Setting up a record company #4: Making better records

This week we plan to tell the story of how Emile Berliner and Fred Gaisberg set up their record company in America. Seven blog entries on seven days. This is day #4. We’ve reached 1895 and whilst Gaisberg and Karns are on the road trying to find investors for the new gramophone business, Emile Berliner is busy improving the quality of the new-fangled recording discs.

The great inventor Emile Berliner gazing into the distance. Thinking of discs.

Gaisberg later recalled how Berliner worked on the discs. “Berliner had been using “ebonite” or vulcanised rubber for pressing records. Ebonite required a great deal of pressure and would not retain the impression permanently. Pondering over this, he remembered that the Bell Telephone Company had abandoned vulcanised rubber and adopted a plastic for their telephone receivers.

The Durinoid Company of Newark NJ were button manufacturers who undertook to furnish pressings of a similar substance from the matrices supplied by Berliner. The new substance was a mixture of powdered shellac and byritis, bound with cotton flock and coloured with lamp black. It was rolled under hot calenders into “biscuits”. when heated these “biscuits” were easily moulded under pressure and when cooled they retained the impression.

I was present when Berliner received the first package of gramophone records from the Durinoid company. With trembling hands he placed the new disc on the reproducer, and sounds of undreamed quality issues from the record. It was evident that the new plastic material …had under pressure poured into every crevice of the sound track bringing out tones hitherto mute to us. Berliner shouted with excitement, and all of us including the venerable Werner Suess, our seventy eight year old mechanical genius…danced with joy around the machine.”

Berliner's team. A strange looking crew, particularly Gaisberg standing on the left, Berliner front left and Werner Suess front right, eighty-five years old and keen on dancing.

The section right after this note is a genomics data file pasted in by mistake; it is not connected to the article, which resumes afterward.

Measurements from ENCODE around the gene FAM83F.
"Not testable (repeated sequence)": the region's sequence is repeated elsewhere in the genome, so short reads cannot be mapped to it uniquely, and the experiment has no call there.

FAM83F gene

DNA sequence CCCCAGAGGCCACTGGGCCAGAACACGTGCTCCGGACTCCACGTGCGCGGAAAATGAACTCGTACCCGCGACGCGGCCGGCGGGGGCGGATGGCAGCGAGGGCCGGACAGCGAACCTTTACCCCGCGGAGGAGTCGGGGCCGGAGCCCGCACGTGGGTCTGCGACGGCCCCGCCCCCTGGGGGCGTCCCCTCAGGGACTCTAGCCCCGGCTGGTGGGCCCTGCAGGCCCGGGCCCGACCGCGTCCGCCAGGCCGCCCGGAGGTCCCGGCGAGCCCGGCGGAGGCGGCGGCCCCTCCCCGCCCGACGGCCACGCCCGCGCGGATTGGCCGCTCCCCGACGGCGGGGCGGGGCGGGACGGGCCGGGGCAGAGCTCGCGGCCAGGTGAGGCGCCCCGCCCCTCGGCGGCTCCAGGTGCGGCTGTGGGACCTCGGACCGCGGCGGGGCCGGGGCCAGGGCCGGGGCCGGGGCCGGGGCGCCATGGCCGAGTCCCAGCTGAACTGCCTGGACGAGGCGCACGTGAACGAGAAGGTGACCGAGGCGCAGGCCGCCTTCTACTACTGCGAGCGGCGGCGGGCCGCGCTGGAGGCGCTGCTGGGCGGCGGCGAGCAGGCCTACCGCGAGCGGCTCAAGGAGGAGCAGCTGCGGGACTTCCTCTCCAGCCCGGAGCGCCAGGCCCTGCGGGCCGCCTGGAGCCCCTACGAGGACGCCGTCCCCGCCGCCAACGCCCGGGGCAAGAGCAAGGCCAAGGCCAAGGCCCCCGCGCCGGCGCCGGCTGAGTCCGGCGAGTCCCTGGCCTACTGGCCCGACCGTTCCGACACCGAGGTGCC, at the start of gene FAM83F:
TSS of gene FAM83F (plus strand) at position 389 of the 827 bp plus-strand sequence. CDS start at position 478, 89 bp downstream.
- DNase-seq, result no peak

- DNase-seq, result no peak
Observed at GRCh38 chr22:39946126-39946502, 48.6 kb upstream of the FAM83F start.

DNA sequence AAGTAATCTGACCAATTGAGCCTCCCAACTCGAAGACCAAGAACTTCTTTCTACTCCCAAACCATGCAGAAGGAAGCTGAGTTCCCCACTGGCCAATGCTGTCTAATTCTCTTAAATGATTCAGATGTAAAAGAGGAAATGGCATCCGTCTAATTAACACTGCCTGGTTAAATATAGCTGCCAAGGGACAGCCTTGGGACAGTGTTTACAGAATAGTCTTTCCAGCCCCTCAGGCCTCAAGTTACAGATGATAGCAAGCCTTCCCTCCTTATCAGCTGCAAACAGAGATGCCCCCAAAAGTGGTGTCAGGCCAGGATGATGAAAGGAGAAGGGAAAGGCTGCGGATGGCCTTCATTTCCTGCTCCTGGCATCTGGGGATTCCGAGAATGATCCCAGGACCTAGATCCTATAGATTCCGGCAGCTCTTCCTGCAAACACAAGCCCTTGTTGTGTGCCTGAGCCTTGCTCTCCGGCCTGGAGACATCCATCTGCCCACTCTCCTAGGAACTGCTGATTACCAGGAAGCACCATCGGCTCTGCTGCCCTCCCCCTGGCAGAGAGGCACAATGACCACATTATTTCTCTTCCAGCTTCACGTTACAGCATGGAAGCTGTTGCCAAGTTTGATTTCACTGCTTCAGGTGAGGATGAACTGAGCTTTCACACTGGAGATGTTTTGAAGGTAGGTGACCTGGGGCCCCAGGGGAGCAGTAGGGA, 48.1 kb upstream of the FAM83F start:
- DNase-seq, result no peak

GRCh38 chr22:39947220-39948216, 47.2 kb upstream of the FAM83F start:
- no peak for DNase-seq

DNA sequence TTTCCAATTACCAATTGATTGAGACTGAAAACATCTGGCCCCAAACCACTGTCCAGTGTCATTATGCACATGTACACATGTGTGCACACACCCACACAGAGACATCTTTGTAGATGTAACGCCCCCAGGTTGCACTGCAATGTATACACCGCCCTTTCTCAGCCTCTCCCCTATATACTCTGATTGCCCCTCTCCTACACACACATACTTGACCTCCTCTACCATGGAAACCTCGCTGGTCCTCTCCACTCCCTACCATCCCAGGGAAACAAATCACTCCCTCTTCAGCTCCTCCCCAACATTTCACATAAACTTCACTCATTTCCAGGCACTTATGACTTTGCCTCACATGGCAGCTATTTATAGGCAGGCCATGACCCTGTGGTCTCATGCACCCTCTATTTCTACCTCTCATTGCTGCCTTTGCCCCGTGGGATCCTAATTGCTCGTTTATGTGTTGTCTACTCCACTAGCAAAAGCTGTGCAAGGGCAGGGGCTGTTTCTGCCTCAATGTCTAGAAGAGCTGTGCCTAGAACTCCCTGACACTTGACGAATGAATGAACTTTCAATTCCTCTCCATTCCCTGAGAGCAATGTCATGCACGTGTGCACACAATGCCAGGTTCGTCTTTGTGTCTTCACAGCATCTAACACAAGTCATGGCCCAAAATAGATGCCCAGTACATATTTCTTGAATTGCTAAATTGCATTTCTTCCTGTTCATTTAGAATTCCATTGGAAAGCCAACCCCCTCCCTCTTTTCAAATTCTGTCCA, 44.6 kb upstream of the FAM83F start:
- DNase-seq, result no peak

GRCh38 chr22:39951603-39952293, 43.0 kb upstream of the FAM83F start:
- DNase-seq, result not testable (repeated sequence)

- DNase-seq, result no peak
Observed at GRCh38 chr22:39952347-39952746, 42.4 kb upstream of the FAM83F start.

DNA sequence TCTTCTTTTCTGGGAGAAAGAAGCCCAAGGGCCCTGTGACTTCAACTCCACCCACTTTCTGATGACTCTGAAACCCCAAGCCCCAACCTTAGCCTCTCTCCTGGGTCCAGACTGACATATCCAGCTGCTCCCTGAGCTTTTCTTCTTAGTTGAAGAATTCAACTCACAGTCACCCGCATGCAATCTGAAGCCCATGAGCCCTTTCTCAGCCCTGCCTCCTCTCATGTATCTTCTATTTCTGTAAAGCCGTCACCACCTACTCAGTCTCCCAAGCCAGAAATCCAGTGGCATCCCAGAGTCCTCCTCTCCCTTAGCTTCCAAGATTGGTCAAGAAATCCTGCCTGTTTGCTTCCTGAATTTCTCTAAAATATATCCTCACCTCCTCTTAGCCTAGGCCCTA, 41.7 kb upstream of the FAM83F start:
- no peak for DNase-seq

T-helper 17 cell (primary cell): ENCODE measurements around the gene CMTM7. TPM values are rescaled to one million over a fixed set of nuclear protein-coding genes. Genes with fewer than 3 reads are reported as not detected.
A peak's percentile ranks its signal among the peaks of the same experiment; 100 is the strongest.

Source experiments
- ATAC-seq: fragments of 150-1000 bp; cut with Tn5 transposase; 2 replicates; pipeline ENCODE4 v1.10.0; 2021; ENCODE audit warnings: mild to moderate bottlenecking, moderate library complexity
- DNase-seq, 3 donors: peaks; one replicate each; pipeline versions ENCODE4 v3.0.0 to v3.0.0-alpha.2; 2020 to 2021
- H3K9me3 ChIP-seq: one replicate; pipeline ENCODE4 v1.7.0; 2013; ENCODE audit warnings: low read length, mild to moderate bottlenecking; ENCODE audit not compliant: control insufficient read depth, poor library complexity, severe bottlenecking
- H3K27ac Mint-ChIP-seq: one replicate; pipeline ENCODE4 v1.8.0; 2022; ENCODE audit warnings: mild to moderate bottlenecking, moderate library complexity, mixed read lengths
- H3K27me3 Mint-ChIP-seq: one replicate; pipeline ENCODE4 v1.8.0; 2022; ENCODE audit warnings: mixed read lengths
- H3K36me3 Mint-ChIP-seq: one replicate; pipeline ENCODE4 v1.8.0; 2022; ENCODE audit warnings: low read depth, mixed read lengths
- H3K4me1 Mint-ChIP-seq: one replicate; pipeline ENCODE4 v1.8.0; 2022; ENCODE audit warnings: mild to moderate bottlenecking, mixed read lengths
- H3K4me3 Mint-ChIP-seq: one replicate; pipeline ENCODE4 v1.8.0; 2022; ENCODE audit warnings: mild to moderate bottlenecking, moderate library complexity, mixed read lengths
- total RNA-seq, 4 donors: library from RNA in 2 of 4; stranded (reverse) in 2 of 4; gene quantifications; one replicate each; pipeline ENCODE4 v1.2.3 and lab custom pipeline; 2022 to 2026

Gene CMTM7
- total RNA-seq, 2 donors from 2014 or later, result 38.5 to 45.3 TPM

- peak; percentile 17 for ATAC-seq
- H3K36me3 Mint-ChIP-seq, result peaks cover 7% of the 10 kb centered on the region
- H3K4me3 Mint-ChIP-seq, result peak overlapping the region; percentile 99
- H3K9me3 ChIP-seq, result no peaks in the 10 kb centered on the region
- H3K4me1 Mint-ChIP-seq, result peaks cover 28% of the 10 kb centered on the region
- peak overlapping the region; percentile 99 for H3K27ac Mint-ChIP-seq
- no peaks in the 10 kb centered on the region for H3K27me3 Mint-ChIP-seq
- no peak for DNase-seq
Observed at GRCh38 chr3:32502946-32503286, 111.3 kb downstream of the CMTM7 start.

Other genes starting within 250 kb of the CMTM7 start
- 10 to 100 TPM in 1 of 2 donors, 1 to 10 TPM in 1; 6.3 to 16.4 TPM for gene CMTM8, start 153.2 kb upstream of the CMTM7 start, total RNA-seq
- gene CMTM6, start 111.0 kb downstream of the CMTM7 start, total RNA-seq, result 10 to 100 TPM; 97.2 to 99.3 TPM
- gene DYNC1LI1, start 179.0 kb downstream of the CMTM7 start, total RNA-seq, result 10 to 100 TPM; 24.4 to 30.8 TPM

According to Gramophone Magazine “Shellac continued to be the basis of all gramophone records for nearly 50 years (until vinyl records appeared during the 1939-45 war) except for such odd novelties as edible ‘chocolate’, and celluloid faced postcards. Record diameters increased from a tiny 125mm (5 inches) through 175mm (7 inches) to the eventual 250 and 300mm (10- and 12-inch) standards, giving playing times of 1, 2, 3 and 4-1 minutes respectively. Double-sided records came in at the turn of the century.”

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Setting up a record company #2 Finding the right artists

This week we plan to tell the story of how Emile Berliner and Fred Gaisberg set up their record company in America. Seven blog entries on seven days. This is day #2.
Its 1893.Fred Gaisberg has joined Emile Berliner in his attempt to bring his new invention, the gramophone, to the market. It meant Fred leaving behind the Columbia Phonograph Company of Thomas Edison and working from Berliner’s lab at 1410 Pennsylvania Avenue in Washington.

Berliner's team at The United States Gramophone Company, front from left Berliner, Werner Suess. Back from left Gaisberg, William Sinkler Darby, Gloetzner, Joe Sanders, Zip Sanders.

This is a photograph of the early team who nurtured the gramophone project. Fred recalls the very early days when the team was just three people:

“Berliner did the recording, I scouted for artists, played the accompaniments, and washed up the acid tanks. Berliner’s nephew, Joe Sanders, made the matrices and pressed the samples.”

His artist’s were very varied and were selected to show off the potential of the new recording system. The first five were:
1) Billy Golden, who had introduced Gaisberg to Berliner. He sang “Turkey in de Straw”, a famous “negro” song.

2) O’Farrell an Irish comedian who recorded “Down Went Mcginty to the Bottom of the Sea.”
3) George W Graham who was a member of Indian Medicine Troupe who sold quack medicines at street corners and entertained the crowds accompanied by John O’Terrell on banjo. George recorded “his famous talk on ‘Liver Cure'”
4) Donovan, a train announcer, who recodrded nursery rhymes
5) Emile Berliner singing “Twinkle Twinkle Little Star” and reciting the Lord’s Prayer.

No classical artists at this point, but from this initial selection of five recordings sprang the great recording catalogues of today.